After no baseball in 2009, those acrobatic Flying Squirrels moved into The Diamond in 2010. During the past decade, the Squirrels have become entrenched in the Richmond sports scene.
“I think the one word is ‘community,’” says Parnell. “We have worked diligently over time to be much more than just a minor-league baseball team. We wanted to become an integral fabric of the community. We work year-round to do that. One of my favorite sayings when I’m speaking is ‘We loved Richmond and Richmond loved us back.’”
During Squirrels games, there is rarely a moment when something isn’t going on, from the action on the field and craziness between innings to fireworks after many weekend games.
“You have to have something for everybody,” says Parnell. “Dad may like the baseball. Mom might like funnel cakes. The son might like running around the ballpark and interacting with other kids at the game and the daughter might like seeing [mascots] Nutzy or Nutasha.
“Or getting autographs from the players or catching a foul ball. There’s so many elements involved in the fan experience. Our whole attitude from day one was we’re not in the baseball business, we’re not in the entertainment business, we’re in the memory-making business.”
This season, the Squirrels debut a new video board and host the 2019 All-Star Week festivities in July, featuring Country Music Jam concert, celebrity home-run derby and the All-Star game.
Parnell and the rest of the Squirrels’ front office is hoping the future will bring a new stadium to replace the aging Diamond.
CHANGES FURTHER AFIELD
Baseball is unique in many ways, not the least of which there is no time limit. That means games don’t end until one team scores more runs than the other. And sometimes, an extra inning or two – or more – is needed, i.e., “free baseball.”
It also means that games can last three or four hours, and that upsets the casual fan.
Major League Baseball is planning changes, some as soon as this season. In an effort to speed up the game – and keep people awake until the end – administrators are planning to install a 20-second maximum between pitches.
Last season, the number of visits to the mound by catchers and pitching coaches was limited to six. In addition, relievers will have to pitch to a minimum of three batters, which would keep managers from changing pitchers for matchup purposes and slowing the game down.
Although there is still fierce opposition to it, the designated hitter appears destined to be used in the National League in the next few years. Putting a runner on second base to start the 10th inning is another possibility.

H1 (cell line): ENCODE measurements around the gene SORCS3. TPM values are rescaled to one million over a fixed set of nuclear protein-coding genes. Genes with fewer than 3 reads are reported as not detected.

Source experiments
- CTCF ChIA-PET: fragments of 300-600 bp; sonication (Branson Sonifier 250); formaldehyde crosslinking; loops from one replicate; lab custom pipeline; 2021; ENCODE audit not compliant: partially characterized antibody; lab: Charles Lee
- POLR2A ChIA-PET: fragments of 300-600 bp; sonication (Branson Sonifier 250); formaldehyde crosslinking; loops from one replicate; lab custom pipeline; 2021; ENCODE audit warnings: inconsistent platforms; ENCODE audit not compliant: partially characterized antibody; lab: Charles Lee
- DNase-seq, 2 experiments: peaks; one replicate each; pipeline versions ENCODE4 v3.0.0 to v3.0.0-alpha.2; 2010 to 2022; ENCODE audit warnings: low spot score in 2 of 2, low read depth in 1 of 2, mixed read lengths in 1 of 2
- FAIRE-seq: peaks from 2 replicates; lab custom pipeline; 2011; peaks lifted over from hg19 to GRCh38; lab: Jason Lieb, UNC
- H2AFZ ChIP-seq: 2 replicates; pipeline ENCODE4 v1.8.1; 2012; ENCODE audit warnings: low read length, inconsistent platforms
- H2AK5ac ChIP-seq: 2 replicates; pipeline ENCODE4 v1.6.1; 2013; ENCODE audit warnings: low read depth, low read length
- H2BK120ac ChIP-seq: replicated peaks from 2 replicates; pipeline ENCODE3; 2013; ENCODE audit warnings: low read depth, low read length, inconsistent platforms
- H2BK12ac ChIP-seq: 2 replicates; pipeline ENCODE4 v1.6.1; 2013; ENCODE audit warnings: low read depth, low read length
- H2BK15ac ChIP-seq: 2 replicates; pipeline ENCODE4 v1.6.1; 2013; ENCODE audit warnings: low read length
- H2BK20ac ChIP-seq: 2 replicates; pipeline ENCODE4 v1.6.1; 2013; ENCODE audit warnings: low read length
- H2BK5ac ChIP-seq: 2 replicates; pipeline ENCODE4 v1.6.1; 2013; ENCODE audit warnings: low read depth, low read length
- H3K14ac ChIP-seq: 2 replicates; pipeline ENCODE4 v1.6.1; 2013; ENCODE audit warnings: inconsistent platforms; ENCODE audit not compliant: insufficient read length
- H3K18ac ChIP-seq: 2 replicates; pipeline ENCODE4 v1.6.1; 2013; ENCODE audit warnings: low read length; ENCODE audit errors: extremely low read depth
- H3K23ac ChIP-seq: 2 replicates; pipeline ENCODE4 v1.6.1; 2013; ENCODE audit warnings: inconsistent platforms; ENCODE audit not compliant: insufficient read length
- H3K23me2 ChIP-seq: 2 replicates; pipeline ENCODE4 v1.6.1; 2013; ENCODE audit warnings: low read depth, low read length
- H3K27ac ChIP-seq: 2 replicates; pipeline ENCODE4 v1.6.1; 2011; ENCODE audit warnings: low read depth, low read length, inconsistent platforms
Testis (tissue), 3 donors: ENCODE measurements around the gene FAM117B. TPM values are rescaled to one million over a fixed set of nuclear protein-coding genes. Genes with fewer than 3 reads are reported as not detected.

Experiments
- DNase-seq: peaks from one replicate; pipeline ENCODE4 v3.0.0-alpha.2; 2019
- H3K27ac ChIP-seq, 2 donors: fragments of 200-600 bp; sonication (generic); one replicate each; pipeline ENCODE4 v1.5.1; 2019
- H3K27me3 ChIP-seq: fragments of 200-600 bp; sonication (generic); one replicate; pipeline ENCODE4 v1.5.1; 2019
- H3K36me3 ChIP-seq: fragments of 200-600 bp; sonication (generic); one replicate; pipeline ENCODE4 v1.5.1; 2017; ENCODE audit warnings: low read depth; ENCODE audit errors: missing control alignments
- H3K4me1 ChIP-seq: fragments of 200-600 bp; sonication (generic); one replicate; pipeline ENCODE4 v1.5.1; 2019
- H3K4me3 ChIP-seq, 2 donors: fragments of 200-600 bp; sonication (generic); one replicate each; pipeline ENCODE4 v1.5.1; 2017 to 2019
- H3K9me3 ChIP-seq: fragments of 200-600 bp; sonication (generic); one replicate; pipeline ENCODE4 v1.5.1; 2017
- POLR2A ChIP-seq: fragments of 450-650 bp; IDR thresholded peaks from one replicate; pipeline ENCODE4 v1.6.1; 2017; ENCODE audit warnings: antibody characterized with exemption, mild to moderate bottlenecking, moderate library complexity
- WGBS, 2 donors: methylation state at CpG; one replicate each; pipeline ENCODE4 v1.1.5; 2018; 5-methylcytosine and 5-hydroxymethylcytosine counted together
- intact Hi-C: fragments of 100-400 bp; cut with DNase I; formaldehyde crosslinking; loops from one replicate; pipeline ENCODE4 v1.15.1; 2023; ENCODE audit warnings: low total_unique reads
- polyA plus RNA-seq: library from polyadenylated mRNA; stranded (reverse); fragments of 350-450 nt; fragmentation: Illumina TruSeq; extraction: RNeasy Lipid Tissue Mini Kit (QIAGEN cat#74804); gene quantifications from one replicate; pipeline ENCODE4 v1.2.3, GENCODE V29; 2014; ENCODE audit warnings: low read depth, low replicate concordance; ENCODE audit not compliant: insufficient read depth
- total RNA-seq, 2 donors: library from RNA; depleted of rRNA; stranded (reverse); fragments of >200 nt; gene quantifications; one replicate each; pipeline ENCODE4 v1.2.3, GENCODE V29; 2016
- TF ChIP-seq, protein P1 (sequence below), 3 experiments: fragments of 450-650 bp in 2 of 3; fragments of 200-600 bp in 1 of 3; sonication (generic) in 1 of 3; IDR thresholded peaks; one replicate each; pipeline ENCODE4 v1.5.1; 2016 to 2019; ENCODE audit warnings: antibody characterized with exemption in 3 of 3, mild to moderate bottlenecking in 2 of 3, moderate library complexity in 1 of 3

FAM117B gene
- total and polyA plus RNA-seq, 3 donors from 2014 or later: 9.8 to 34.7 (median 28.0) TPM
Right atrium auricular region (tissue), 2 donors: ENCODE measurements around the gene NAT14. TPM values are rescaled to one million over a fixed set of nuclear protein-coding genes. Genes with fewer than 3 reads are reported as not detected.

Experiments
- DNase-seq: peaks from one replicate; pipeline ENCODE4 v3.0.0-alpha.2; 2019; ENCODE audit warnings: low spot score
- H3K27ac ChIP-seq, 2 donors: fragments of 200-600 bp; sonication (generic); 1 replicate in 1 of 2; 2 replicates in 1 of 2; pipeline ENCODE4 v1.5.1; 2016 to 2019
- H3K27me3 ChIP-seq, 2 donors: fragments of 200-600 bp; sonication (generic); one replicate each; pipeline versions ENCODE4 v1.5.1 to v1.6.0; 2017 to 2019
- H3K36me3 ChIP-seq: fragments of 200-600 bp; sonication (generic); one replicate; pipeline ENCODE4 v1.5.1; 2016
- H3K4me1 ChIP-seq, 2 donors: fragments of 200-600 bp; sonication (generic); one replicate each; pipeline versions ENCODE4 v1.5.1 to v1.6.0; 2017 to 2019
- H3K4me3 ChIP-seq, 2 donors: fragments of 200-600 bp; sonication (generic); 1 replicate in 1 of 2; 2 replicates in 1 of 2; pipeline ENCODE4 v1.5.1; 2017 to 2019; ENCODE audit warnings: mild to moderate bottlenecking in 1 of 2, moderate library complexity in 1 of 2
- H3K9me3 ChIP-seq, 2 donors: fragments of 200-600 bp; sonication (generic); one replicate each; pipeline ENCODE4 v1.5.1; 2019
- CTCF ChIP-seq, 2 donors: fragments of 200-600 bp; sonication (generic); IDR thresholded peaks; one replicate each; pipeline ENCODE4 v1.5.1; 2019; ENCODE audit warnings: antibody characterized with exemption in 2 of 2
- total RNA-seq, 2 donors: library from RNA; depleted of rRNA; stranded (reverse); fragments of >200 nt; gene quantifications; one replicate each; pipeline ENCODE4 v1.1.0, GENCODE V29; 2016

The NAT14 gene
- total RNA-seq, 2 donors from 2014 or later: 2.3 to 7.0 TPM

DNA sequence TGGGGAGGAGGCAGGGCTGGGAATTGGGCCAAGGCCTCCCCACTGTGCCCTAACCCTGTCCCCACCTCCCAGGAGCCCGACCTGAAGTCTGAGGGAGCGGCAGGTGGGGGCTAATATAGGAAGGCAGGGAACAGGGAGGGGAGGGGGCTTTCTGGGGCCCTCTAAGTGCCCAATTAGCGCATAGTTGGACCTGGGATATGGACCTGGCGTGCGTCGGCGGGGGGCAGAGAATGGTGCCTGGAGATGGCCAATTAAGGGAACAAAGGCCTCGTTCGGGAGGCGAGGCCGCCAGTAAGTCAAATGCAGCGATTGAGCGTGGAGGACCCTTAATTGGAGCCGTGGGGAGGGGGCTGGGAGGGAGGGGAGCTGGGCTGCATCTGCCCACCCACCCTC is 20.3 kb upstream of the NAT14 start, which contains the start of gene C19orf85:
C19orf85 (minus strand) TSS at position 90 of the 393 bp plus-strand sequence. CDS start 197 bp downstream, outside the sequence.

To remain part of the fabric of our society, the game of baseball must make some changes to pick up the pace.
NATIONAL BASEBALL STARS IN RICHMOND
According to Baseball and Richmond: A History of the Professional Game, 1884-2000, one of the biggest occasions involving pro baseball in Richmond came on Oct. 10, 1911, when major-league all-stars – including Ty Cobb, Tris Speaker and Walter Johnson – played Manager Connie Mack’s World Series-bound Philadelphia Athletics before a crowd of 9,000 at Broad Street Park.
The mighty Babe made two appearances in Richmond, as mentioned in the Richmond Times-Dispatch.
The first came in 1922 when he was coming off one of the best seasons of his storied career with the New York Yankees. In the exhibition against the Brooklyn Dodgers, Ruth blasted a homer that is considered the longest in the history of the Mayo Island ballpark, according to the Times-Dispatch account.
Twelve years later, the Babe was in town for an exhibition against the minor-league Richmond Colts. In batting practice, Ruth smashed three balls out of Tate Field on Mayo Island, including one that splashed into the nearby James River. In his only at-bat, Ruth popped up.
Ray Dandridge became Richmond’s only native member of the baseball Hall of Fame, inducted in 1987.
Born in Church Hill, Dandridge attended George Mason Elementary. At 19, he signed with the Detroit Stars of the Negro National League. He became a star third baseman. A contact hitter, he never got the attention that Negro League stars like Satchel Paige, Josh Gibson and Cool Papa Bell received.
Nevertheless, the Richmonder was a star in the Negro Leagues, as well as leagues in Cuba, Mexico, Puerto Rico and Venezuela.
In 1949, Dandridge batted .362 for the farm team of the NL’s New York Giants. The next year, he hit .311 with 80 RBI and was named MVP for the Triple-A Minneapolis Millers. Despite his success, he was never promoted to the majors, mostly because the major leagues were still not adding many African-Americans to their rosters in segregated America.
“Dandridge didn’t get the chance to play in the majors,” said fellow Hall of Famer Monte Irvin. “But he had major-league talent. He was a superstar.”
John Packett is a former sports writer for the Richmond Times-Dispatch, where he covered nearly every sport from high schools to the pros during almost 40 years. He retired in 2009 and spends his time writing freelance articles and doting on his grandson, Kylan.